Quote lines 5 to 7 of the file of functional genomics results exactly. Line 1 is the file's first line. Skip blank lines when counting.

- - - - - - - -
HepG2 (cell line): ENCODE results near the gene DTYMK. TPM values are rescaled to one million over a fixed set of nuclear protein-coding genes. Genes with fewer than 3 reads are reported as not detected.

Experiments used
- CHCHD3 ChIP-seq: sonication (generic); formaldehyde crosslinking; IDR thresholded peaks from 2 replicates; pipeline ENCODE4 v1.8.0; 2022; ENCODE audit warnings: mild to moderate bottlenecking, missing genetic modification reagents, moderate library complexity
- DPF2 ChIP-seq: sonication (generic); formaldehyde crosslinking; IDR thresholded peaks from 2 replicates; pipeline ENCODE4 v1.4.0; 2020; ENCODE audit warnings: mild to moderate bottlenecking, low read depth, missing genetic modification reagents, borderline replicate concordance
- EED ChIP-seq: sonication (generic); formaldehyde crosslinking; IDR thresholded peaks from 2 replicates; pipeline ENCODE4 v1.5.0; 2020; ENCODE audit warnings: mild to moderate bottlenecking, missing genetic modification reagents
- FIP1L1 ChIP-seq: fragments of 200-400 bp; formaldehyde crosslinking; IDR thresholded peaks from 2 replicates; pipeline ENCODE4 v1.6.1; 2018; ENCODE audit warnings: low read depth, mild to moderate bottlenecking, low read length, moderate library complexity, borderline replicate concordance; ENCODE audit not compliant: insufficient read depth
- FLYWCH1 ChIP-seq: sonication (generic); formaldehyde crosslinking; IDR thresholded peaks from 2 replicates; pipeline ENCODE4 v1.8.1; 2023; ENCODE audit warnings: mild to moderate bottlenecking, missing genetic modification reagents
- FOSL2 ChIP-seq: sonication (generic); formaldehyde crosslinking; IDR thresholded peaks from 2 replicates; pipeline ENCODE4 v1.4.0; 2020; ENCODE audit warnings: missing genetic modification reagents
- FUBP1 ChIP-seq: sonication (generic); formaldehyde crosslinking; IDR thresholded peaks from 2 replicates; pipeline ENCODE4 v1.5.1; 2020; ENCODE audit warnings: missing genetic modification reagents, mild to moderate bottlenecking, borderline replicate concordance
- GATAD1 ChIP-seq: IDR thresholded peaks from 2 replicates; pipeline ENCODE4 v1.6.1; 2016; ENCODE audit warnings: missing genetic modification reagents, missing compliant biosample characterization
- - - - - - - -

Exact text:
- EED ChIP-seq: sonication (generic); formaldehyde crosslinking; IDR thresholded peaks from 2 replicates; pipeline ENCODE4 v1.5.0; 2020; ENCODE audit warnings: mild to moderate bottlenecking, missing genetic modification reagents
- FIP1L1 ChIP-seq: fragments of 200-400 bp; formaldehyde crosslinking; IDR thresholded peaks from 2 replicates; pipeline ENCODE4 v1.6.1; 2018; ENCODE audit warnings: low read depth, mild to moderate bottlenecking, low read length, moderate library complexity, borderline replicate concordance; ENCODE audit not compliant: insufficient read depth
- FLYWCH1 ChIP-seq: sonication (generic); formaldehyde crosslinking; IDR thresholded peaks from 2 replicates; pipeline ENCODE4 v1.8.1; 2023; ENCODE audit warnings: mild to moderate bottlenecking, missing genetic modification reagents